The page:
Jay Fair is headed back home to Texas as Auburn's clear-cut WR1
Fair has had more catches and targets through the first three games than anybody for the Tigers since 2020. They'll need him Saturday.
WR Jay Fair (Austin Perryman/Auburn Tigers)
When Auburn wanted to get its passing attack rolling against Samford on Saturday, it turned to Jay Fair.
Facing a second-and-10 near midfield, Payton Thorne pulled the ball on an RPO and hit Fair for a quick stop route out of the slot. He got eight on the play, setting the Tigers up to convert on the next snap through Jarquez Hunter.
Fair would then run a quick out on first-and-goal from the 1, getting open with ease but being unable to bring in a misfired pass from Thorne.
On the next drive, Thorne opened with another RPO pass to Fair on a quick out, then launched the first of several completed deep balls to him for a field-flipping 36-yard gain. Fair, beating his man downfield in 1-on-1 coverage, made a nice over-the-shoulder grab and punctuated the play with a smooth first-down point.
By the end of a quick first quarter on Homecoming Saturday, Fair had three receptions — more than he had in the entirety of his true freshman campaign on the Plains.
In just the span of a single offseason, Fair has gone from a little-used reserve to a clear-cut WR1 in Auburn’s new offense. Head coach Hugh Freeze mentioned his name first pretty much every time the receivers were brought up in fall camp, and he said before the Samford game that Fair simply needed more touches.
Fair finished with seven receptions on 10 targets for 96 yards against Samford, giving him 14 catches on 20 targets for 174 yards so far this season.
He snagged a deep ball from Thorne for a touchdown in the opener against UMass, and he was able to help Auburn’s struggling offense cash in on good field position with an important 13-yard catch-and-run score against Cal.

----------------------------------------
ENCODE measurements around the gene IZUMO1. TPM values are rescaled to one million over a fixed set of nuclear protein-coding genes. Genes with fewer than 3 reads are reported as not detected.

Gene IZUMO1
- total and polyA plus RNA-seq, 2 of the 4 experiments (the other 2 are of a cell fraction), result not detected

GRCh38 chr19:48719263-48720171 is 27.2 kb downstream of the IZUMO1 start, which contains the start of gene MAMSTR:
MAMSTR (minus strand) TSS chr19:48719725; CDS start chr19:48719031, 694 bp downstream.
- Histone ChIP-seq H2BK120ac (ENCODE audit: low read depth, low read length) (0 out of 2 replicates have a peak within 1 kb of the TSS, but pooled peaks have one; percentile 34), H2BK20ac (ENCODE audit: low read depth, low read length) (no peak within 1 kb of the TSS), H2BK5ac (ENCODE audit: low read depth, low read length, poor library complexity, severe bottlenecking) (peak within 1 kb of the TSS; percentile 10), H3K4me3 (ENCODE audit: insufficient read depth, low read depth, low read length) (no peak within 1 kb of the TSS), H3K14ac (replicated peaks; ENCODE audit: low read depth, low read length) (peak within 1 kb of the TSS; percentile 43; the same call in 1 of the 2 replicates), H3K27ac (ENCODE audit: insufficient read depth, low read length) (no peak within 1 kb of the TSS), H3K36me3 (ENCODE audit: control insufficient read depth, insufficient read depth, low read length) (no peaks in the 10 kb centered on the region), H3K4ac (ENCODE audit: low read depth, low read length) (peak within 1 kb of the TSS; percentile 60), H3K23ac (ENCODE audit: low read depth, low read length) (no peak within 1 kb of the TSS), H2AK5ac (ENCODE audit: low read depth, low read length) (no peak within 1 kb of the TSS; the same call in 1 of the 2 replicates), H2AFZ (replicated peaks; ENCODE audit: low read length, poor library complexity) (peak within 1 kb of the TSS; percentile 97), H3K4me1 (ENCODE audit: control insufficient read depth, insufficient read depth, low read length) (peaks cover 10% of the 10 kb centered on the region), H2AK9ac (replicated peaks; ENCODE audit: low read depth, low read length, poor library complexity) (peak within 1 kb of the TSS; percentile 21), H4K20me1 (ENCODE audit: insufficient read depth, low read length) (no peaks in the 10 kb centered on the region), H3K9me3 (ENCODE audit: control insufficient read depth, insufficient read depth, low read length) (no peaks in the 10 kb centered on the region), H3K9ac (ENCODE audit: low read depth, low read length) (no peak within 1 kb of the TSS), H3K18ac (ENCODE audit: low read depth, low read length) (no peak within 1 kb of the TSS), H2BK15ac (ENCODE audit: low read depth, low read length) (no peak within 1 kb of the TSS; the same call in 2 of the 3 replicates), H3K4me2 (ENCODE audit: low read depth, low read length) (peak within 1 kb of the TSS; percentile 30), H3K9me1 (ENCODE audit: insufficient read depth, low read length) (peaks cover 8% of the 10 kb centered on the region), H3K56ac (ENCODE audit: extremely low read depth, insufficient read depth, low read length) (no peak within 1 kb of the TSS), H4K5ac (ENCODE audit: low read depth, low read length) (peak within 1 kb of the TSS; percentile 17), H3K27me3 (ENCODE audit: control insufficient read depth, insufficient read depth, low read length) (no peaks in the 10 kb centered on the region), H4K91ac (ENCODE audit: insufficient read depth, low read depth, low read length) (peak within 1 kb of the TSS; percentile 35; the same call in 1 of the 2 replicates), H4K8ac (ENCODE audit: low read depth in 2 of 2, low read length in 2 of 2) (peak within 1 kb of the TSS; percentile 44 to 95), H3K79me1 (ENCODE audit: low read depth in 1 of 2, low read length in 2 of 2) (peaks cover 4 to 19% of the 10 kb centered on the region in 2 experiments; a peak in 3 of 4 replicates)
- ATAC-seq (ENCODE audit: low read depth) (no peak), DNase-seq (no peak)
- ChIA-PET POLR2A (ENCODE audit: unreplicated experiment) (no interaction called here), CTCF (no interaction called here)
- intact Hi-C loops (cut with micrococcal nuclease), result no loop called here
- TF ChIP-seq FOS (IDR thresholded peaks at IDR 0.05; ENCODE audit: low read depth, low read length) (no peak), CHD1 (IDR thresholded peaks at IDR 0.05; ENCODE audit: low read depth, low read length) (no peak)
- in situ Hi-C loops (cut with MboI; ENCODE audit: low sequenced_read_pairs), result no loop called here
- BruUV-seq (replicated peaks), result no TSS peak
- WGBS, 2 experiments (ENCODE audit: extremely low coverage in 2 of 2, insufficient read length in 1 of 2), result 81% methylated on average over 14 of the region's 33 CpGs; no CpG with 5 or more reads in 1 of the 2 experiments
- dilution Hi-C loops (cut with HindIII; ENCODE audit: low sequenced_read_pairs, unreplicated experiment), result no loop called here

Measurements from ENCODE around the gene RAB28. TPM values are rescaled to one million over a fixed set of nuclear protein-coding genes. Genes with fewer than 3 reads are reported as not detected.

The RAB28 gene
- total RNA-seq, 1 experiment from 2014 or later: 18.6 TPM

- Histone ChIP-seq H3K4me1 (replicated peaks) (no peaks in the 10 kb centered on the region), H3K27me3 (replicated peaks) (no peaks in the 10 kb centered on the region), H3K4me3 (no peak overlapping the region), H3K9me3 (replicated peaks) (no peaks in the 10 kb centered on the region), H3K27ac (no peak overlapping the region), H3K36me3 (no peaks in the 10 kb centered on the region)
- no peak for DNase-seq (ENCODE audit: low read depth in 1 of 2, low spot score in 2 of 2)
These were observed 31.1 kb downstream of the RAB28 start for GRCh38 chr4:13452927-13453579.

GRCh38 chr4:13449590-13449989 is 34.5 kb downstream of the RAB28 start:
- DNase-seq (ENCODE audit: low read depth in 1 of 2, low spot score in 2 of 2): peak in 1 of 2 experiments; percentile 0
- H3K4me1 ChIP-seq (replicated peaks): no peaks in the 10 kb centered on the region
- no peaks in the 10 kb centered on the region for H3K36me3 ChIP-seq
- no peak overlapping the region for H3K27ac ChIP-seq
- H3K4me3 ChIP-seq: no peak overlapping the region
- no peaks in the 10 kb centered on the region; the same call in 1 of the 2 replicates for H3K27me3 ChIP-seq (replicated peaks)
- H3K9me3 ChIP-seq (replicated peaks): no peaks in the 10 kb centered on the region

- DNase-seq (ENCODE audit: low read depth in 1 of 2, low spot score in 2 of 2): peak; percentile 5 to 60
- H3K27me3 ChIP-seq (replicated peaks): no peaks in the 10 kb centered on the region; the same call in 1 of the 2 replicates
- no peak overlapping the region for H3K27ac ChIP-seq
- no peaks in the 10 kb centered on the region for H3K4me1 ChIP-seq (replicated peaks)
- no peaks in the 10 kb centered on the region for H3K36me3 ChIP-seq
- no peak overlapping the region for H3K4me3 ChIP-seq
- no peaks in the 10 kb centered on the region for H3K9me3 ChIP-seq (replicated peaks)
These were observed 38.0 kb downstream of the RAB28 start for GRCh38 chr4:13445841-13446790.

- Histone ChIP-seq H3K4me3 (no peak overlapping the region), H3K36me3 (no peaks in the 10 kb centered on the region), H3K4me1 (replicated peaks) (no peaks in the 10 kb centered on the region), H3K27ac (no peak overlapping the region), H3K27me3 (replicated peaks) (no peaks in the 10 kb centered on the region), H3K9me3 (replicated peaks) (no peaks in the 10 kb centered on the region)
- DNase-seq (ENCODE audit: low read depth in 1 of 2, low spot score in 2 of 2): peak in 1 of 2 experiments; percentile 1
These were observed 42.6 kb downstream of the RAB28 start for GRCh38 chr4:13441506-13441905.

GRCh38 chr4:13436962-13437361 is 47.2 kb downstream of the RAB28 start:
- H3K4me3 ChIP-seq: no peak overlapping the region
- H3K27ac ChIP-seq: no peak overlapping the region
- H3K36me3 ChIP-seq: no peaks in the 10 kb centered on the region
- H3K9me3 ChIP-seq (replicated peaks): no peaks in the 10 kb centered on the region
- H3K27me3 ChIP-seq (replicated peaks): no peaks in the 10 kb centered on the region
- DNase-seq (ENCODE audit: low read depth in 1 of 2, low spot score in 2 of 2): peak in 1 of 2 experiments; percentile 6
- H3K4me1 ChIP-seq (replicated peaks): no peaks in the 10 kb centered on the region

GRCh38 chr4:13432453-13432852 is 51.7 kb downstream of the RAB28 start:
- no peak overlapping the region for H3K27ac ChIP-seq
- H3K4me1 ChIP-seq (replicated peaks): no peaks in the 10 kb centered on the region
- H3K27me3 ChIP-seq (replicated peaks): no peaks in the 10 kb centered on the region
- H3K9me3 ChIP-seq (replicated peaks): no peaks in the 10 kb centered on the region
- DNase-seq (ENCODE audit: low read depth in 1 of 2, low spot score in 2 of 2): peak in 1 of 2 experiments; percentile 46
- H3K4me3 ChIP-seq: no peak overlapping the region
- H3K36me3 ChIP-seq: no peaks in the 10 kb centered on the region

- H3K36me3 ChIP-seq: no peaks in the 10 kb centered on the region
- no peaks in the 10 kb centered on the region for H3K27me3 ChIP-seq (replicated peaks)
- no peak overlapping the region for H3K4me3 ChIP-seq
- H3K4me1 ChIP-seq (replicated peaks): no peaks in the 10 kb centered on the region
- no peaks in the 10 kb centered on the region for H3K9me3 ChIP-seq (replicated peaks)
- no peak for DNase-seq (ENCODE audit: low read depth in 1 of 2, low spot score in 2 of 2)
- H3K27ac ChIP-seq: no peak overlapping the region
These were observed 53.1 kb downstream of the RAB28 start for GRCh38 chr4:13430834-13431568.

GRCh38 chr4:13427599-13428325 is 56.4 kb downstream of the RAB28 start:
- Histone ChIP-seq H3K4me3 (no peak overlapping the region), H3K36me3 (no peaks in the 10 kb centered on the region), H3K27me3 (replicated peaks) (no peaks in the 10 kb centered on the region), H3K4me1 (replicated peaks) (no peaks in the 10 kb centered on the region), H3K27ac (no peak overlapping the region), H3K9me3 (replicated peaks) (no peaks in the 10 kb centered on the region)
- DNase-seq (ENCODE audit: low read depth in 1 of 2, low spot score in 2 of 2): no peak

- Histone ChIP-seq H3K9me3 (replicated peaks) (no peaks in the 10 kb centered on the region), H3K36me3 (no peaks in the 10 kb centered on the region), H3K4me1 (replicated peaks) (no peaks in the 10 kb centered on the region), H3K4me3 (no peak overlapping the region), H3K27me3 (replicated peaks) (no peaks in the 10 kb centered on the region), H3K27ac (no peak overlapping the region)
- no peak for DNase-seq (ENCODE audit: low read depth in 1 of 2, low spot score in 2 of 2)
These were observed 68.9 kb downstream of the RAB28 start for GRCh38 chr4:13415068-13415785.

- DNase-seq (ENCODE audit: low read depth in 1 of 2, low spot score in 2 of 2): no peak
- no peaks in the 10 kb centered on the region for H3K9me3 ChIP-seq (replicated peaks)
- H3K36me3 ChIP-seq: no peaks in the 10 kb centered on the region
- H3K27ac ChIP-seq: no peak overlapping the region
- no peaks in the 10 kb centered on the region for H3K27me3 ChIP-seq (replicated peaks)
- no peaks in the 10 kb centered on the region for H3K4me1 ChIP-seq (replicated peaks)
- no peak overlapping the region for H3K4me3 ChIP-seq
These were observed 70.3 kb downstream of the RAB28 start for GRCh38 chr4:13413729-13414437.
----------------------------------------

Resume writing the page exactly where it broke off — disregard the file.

Auburn hasn’t had a receiver get off to this quick of a start since the end of the Gus Malzahn era. Fair’s 14 catches and 20 targets are the most through the first three games of a campaign since Anthony Schwartz had 21 and 31 in 2020. (Seth Williams also had 29 targets through the first three games of 2020.)
And no one for Auburn in 2022 had a seven-catch game like Fair did against Samford.
Fair has suddenly become the guy for Auburn, especially with fellow slot receiver Ja’Varrius Johnson not being 100% due to nagging injuries. It’s a massive glow-up for a new key player, but Fair — soft-spoken and laid-back — doesn’t sound focused on the stats.
“It feels good to see some of that work pay off,” Fair said. “But I’m just looking forward to the season and seeing how we finish.”
That’s Fair through and through.
Off the field, he doesn’t like to go long on answers about himself in interviews, constantly pointing to his teammates and coaches. (He’s also often seen entering the football performance center with a bag of Chipotle in his hand.) Playing a position that has been known to have its fair share of proud big-talkers, Fair is different.
On the field, though, the personality comes out — and Fair turns into a playmaker that Auburn needs to take its offense to the next level.
“Off the field, he’s Jay Fair,” fellow wide receiver Shane Hooks said last Saturday. “When he steps between those lines, he’s 5. He’s 5. He’s locked in. He’s one of those younger guys that just got it… everything he needs.”
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